by Shaina Smith
During the 2016 legislative session, there were several lawmakers across the nation looking at a quick fix to stop the disheartening number of deaths and misuse taking place as the result of abusing medications. While some sought out to generate bills that restricted opioid prescribing, others were turning to a new wave of technology to deter addiction rates.
This new promising technology, known as abuse-deterrent formularies (ADF’s), are a promising treatment option in that the pills cannot be crushed, melted or otherwise altered to achieve the powerful high that those with addiction disease desire. This makes opioid painkillers unattractive to those who may, unfortunately, abuse them without interfering with the pain management of compliant patients who take their medications as prescribed.
In New York, Senate Bill 6962 has recently been delivered to New York Governor Andrew Cuomo. Introduced by Senator Kemp Hannon, the bill has received support from his peers. The bill’s title, An Act to amend the insurance law, in relation to the use of abuse-deterrent technology for opioids as a mechanism for reducing abuse and diversion of opioid drugs is certainly a mouthful. Yet, the title captures the basics of the legislation’s intent.
If turned into law, SB 6962 would require an insurance carrier or health plan to provide coverage on its formulary for at least one abuse-deterrent opioid analgesic drug product per opioid analgesic active ingredient. It would also allow chronic pain patients the chance to afford their treatment, as the cost sharing for brand name ADF’s would not be allowed to exceed the lowest cost-sharing level applied to regular, brand name opioid medications.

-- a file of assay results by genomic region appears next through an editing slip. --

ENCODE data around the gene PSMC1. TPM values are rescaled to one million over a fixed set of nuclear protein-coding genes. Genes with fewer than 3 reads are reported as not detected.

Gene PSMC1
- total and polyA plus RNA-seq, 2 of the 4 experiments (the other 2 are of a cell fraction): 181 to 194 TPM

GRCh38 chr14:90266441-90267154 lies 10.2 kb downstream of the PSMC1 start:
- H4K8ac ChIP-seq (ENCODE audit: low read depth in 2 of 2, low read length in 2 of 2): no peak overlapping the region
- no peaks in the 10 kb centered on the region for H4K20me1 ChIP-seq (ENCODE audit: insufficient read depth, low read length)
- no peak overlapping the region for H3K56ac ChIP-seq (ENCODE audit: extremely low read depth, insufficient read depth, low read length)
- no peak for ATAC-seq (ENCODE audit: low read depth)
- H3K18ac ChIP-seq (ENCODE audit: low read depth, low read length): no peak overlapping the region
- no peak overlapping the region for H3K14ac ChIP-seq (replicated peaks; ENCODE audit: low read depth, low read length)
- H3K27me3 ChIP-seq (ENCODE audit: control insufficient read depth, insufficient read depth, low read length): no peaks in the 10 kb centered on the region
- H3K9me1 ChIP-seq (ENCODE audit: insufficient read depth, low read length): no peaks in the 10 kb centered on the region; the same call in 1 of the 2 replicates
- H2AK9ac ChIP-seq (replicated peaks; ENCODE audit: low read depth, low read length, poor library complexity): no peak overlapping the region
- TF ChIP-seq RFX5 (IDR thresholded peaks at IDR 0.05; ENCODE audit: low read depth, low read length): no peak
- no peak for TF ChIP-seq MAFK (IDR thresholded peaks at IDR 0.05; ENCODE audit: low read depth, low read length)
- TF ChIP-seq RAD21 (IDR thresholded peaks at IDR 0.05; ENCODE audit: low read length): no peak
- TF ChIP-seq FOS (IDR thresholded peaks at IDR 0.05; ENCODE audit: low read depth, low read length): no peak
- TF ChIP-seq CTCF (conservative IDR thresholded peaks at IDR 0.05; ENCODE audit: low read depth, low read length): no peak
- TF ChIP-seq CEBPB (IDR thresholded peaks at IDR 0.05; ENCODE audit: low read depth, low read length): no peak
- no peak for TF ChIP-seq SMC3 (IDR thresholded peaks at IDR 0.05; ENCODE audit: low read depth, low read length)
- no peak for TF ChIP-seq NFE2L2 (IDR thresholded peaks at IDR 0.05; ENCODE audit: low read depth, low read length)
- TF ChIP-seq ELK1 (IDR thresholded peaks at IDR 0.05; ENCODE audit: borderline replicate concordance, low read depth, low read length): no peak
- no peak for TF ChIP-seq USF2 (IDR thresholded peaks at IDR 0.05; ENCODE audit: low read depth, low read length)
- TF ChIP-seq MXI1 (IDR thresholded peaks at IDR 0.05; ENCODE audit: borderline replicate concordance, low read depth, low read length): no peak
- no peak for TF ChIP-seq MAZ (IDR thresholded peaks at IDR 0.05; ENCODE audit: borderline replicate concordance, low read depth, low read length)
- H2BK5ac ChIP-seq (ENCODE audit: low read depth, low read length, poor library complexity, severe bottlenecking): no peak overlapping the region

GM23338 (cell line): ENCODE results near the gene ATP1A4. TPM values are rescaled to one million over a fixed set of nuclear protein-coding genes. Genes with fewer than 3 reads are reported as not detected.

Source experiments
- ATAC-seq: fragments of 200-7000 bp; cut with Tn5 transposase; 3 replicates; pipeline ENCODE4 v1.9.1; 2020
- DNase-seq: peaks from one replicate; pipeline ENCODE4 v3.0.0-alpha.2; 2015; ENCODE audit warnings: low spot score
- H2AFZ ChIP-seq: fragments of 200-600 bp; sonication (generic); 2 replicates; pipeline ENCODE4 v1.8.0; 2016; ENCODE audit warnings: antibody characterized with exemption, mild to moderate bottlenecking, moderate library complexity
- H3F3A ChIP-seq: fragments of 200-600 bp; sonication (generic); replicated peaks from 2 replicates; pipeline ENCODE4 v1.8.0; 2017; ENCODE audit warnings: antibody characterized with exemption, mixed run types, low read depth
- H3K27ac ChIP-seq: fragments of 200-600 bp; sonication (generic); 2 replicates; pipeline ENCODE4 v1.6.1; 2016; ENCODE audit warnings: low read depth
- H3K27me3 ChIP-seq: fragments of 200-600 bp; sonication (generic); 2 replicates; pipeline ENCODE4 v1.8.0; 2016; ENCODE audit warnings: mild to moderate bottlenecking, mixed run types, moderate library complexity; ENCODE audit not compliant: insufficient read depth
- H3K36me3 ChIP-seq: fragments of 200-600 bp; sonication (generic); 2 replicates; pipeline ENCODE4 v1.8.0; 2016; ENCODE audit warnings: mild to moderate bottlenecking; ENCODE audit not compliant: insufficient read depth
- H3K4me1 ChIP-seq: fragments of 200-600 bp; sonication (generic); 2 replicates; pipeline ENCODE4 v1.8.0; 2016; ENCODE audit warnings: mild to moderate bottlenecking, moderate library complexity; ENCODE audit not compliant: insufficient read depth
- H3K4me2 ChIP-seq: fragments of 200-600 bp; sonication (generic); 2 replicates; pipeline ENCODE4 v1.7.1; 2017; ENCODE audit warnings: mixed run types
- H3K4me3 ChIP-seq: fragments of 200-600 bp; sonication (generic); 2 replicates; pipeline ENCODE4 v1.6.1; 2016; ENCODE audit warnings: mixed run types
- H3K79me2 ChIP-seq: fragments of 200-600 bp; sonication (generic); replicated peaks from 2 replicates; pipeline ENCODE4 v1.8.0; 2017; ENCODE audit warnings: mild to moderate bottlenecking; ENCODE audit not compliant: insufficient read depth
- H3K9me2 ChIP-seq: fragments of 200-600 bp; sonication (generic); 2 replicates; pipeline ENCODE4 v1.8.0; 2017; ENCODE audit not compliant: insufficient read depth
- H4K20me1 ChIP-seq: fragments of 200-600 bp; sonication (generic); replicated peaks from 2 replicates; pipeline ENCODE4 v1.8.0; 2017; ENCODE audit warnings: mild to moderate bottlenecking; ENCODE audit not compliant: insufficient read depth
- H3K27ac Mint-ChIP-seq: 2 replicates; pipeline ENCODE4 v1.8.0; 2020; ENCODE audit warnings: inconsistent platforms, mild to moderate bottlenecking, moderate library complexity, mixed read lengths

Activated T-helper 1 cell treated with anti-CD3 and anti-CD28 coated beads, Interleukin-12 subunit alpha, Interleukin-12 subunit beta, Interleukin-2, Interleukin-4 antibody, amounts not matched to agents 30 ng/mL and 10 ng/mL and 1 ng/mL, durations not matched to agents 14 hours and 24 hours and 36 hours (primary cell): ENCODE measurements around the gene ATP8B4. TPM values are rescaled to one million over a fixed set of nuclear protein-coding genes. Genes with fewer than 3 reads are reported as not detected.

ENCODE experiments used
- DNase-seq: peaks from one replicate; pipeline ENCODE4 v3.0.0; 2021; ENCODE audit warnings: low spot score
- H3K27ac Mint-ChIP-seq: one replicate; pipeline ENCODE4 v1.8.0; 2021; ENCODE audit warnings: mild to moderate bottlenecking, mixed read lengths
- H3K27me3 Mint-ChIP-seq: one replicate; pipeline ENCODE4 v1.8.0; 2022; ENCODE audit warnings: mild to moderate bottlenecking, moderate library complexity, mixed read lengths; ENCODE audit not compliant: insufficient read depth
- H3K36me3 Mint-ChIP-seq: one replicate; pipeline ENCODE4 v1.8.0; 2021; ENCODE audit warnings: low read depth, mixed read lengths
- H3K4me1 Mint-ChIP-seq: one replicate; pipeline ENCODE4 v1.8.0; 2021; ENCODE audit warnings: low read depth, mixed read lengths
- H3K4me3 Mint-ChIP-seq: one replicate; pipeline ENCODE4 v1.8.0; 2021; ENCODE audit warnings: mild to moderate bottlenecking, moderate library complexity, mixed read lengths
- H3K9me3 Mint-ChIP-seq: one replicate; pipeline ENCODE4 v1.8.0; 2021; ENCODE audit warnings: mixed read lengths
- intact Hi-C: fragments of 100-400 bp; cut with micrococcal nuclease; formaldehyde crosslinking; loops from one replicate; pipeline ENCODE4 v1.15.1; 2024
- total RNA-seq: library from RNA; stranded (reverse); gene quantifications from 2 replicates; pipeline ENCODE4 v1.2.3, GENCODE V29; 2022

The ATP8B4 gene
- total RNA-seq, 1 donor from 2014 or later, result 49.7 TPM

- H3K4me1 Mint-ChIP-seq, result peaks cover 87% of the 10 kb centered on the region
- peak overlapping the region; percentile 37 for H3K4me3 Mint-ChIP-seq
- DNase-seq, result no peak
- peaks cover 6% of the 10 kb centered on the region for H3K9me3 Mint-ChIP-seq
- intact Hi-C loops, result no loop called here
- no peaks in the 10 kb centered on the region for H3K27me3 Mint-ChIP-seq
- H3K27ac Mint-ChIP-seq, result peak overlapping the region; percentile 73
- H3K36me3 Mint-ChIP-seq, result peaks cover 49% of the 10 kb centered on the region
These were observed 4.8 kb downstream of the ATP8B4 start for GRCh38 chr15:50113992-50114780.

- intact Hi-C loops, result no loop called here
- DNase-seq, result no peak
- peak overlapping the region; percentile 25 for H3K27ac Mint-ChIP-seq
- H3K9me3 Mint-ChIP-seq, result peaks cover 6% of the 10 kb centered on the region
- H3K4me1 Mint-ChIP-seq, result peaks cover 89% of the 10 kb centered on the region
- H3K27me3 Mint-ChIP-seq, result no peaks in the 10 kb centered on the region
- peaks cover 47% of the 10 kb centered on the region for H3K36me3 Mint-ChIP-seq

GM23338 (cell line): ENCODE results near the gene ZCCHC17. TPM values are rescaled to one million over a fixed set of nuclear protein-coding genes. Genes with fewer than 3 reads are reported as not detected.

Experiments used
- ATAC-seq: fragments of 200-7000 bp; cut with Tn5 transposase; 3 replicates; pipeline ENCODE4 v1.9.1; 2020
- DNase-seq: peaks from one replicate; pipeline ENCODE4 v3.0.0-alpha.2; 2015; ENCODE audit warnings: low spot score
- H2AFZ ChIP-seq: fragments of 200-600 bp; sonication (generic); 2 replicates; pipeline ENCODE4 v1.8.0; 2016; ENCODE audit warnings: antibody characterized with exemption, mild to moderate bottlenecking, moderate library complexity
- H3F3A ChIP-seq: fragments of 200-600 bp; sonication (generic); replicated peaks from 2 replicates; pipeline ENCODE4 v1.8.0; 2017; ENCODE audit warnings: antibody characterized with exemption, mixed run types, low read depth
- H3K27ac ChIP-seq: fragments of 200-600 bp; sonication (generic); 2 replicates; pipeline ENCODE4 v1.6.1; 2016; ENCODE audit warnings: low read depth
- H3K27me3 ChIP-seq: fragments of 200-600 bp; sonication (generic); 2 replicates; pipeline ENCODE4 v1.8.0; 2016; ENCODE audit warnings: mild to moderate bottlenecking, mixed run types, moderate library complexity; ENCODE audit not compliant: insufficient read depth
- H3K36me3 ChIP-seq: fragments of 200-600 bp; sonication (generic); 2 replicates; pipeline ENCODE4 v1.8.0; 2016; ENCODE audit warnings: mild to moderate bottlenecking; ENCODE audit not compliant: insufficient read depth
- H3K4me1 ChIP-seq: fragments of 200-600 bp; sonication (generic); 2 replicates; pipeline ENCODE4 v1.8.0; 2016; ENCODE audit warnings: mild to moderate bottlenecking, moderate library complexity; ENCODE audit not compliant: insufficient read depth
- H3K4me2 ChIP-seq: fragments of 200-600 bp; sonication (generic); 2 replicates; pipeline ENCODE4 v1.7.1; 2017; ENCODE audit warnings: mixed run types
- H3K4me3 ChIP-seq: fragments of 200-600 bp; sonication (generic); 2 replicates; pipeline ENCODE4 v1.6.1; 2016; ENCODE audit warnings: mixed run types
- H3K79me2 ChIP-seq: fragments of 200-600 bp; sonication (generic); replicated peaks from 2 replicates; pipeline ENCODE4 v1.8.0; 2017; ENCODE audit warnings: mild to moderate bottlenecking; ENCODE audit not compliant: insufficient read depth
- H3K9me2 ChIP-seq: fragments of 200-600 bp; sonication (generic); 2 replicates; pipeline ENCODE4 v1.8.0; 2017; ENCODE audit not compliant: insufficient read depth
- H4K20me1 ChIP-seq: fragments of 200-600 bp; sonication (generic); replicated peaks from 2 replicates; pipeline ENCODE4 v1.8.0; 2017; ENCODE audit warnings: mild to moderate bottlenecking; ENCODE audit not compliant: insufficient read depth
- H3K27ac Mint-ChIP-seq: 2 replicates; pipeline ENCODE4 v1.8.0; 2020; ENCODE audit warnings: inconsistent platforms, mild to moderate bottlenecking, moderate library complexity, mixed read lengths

Another financial protection within SB 6962 includes the exclusion of increasing patient cost-sharing or disincentives for prescribers. When it comes to delaying treatments for pain patients, the bill has that covered too. It clearly notes that a patient is not required to use a non-ADF product before being granted coverage for an ADF treatment option.
With several states in pre-filing mode and other states patiently waiting for the start of the 2017 legislative session, it is safe to say that ADF technology and legislation will not be going away. This year, some states such as Oklahoma and Virginia opted to pass a study bill. Others mulled over the concept of utilizing this form of treatment to curb abuse and a few, such as Florida and West Virginia, passed ADF legislation.
To date, only a handful of ADF medications have been approved by the U.S. Food and Drug Administration (FDA), which includes seven extended-release medications. Meetings, hearings, documents and studies have surrounded ADF’s since they were first introduced into the market a few years ago. Within the patient-advocacy arena, there are a few groups which have focused its activism on abuse-deterrent formularies.
U.S. Pain Foundation has requested that Governor Cuomo sign SB 6962 so that New York may become the next state to offer affordable access to abuse-deterrent opioids. Such legislation would help reduce the potential for opioid abuse without penalizing compliant patients who legitimately require opioid therapy. In addition to the organization submitting its letter to the Governor, U.S. Pain has crafted a petition New York residents can sign. If passed, the state would be ensuring patients with chronic pain have access to effective relief while reducing misuse by non-compliant patients.
Shaina Smith is Director of State Advocacy & Alliance Development for U.S. Pain Foundation. Diagnosed with various pain conditions, including Ehlers-Danlos Syndrome Hypermobility Type, Shaina utilizes her Journalism background to mobilize pain patient advocates and engage volunteers to participate in awareness programs.